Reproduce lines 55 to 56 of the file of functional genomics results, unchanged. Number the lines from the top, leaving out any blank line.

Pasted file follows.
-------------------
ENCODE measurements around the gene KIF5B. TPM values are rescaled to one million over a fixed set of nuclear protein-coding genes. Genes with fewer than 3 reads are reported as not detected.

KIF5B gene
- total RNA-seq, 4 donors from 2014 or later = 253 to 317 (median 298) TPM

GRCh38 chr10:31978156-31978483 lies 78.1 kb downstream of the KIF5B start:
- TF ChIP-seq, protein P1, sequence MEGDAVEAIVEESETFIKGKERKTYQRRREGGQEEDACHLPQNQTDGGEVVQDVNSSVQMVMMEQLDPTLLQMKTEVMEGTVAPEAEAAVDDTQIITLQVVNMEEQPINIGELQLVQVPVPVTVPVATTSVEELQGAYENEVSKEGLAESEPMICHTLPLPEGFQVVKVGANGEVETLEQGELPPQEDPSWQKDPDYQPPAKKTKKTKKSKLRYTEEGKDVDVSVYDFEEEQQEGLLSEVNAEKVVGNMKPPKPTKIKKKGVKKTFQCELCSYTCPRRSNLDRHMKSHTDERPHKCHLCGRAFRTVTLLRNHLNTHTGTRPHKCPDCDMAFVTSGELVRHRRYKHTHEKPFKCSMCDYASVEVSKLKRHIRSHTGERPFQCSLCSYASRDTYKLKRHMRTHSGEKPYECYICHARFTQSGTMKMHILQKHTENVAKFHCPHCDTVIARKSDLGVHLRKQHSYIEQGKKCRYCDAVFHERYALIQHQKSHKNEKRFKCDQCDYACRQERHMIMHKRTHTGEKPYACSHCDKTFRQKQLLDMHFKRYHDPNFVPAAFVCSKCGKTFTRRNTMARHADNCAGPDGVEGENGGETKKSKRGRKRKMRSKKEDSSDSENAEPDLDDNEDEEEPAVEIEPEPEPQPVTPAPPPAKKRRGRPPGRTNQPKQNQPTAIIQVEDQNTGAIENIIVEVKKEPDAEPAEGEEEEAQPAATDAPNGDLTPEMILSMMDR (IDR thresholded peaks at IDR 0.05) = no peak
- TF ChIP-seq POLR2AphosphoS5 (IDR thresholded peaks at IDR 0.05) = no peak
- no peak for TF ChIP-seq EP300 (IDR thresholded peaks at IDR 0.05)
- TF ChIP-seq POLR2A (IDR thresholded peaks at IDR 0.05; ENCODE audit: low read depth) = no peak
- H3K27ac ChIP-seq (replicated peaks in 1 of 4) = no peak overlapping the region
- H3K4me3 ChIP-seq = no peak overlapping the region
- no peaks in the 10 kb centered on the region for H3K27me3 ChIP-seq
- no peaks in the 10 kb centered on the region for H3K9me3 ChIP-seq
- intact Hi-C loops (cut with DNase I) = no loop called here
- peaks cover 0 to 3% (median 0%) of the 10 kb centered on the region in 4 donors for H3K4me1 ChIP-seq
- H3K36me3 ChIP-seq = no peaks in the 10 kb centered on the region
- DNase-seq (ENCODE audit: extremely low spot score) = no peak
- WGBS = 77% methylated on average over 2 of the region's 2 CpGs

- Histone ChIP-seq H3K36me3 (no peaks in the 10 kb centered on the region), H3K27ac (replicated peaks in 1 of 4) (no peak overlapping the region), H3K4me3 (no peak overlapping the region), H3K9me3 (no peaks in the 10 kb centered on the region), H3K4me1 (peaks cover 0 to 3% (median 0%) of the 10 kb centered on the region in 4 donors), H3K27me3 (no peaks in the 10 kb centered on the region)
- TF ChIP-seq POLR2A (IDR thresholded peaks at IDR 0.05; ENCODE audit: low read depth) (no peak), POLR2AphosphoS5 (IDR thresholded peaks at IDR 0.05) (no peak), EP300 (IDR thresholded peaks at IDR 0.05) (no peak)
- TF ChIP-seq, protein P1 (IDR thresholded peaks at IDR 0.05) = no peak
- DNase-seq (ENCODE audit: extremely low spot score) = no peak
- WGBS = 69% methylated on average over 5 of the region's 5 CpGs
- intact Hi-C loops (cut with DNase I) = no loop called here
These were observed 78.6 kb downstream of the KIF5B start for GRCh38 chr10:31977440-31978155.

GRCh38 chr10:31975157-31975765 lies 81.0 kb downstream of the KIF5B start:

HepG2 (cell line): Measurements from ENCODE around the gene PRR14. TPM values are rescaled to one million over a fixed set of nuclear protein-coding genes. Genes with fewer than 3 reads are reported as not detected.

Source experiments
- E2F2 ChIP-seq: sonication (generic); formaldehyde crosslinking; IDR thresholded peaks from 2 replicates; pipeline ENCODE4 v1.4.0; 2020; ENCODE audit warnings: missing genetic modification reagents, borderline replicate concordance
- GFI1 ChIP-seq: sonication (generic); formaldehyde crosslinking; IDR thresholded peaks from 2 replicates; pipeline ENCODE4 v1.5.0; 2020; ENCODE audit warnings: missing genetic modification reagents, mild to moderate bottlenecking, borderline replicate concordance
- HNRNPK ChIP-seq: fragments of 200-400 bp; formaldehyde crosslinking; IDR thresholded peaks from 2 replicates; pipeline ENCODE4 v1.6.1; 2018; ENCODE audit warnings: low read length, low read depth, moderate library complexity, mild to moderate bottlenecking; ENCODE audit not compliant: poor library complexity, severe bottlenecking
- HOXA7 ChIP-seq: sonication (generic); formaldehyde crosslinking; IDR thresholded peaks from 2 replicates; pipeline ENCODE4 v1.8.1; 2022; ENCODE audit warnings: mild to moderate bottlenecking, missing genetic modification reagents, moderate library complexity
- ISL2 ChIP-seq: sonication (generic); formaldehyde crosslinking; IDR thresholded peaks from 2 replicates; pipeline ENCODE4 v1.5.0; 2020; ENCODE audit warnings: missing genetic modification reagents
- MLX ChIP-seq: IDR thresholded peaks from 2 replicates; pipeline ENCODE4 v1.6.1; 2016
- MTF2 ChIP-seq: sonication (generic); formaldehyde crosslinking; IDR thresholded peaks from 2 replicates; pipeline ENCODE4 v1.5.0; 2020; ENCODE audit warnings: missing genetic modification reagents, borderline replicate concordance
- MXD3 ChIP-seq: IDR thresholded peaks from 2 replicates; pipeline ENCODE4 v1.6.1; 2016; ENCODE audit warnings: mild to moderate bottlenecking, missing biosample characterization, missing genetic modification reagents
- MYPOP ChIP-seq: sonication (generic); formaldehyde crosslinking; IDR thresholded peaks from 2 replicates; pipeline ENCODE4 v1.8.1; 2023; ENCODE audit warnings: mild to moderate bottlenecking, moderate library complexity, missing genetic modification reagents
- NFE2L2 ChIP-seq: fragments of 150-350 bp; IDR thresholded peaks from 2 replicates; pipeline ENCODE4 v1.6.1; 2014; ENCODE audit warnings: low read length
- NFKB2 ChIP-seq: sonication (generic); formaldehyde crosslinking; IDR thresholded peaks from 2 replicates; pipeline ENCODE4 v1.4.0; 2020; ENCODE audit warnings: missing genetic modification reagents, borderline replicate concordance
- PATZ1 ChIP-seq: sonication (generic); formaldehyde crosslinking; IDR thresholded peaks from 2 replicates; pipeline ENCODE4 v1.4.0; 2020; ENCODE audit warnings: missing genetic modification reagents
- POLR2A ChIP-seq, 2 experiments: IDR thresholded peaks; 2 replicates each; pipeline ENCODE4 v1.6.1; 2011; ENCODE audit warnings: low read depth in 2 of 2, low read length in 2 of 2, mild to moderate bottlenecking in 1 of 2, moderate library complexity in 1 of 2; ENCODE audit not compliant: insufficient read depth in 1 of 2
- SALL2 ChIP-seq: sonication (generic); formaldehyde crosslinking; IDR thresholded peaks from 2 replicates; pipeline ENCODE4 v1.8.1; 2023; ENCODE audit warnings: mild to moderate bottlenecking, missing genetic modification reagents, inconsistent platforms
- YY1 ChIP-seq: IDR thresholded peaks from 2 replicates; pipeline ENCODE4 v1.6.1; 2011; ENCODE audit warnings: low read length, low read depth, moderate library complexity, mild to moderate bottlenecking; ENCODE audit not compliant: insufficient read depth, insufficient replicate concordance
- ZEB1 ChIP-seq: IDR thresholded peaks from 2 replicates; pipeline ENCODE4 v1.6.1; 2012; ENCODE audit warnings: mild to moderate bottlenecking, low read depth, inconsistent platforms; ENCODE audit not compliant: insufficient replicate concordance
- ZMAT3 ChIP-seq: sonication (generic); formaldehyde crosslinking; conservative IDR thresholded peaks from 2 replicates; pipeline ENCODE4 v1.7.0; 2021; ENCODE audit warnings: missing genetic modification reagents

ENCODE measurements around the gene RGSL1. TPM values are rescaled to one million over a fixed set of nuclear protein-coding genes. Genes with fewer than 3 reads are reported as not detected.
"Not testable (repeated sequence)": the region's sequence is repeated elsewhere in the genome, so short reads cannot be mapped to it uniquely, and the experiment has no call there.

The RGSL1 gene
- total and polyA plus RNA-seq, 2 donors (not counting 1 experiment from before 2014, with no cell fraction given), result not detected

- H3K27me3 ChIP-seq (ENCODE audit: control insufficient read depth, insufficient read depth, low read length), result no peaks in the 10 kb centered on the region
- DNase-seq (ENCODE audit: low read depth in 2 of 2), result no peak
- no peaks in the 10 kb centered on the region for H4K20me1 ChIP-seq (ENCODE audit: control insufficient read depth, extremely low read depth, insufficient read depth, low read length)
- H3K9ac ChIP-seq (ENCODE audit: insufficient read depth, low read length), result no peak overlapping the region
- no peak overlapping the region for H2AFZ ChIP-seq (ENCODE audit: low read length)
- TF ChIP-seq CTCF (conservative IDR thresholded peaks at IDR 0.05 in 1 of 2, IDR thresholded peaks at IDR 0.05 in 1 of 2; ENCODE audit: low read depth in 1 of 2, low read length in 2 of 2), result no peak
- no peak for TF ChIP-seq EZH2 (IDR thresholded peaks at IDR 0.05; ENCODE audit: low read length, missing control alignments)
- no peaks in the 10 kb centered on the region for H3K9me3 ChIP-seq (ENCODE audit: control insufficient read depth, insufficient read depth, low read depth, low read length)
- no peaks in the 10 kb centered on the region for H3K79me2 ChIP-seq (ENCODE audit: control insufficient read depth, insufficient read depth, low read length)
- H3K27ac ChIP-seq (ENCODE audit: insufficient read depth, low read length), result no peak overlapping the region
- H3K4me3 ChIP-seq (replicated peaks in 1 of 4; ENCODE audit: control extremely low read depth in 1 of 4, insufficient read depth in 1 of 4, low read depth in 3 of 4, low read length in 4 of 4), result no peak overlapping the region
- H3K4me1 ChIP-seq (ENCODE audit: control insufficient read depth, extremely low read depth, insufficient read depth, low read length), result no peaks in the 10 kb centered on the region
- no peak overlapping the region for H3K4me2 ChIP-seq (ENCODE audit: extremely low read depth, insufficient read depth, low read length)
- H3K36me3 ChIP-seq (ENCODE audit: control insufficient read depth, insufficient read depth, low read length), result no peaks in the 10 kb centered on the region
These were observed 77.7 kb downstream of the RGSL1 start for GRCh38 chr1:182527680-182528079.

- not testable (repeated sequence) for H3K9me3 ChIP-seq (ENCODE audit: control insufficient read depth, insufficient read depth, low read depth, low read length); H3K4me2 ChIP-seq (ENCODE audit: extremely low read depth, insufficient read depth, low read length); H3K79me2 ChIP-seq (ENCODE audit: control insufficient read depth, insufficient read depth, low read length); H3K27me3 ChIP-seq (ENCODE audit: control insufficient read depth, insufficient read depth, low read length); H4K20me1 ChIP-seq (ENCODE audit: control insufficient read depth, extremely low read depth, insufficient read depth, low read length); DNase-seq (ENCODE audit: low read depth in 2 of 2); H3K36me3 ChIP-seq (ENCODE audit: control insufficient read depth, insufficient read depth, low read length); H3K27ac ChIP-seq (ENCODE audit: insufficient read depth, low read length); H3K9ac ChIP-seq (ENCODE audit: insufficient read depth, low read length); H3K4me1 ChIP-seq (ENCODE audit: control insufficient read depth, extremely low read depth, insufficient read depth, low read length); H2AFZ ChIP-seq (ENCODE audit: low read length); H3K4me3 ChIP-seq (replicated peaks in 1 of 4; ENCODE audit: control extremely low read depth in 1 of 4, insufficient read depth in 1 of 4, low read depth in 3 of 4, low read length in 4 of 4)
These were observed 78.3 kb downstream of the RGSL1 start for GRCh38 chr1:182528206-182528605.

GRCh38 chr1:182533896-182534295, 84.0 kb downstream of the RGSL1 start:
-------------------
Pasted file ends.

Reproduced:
- no peak for TF ChIP-seq EZH2 (IDR thresholded peaks at IDR 0.05; ENCODE audit: low read length, missing control alignments)
- no peaks in the 10 kb centered on the region for H3K9me3 ChIP-seq (ENCODE audit: control insufficient read depth, insufficient read depth, low read depth, low read length)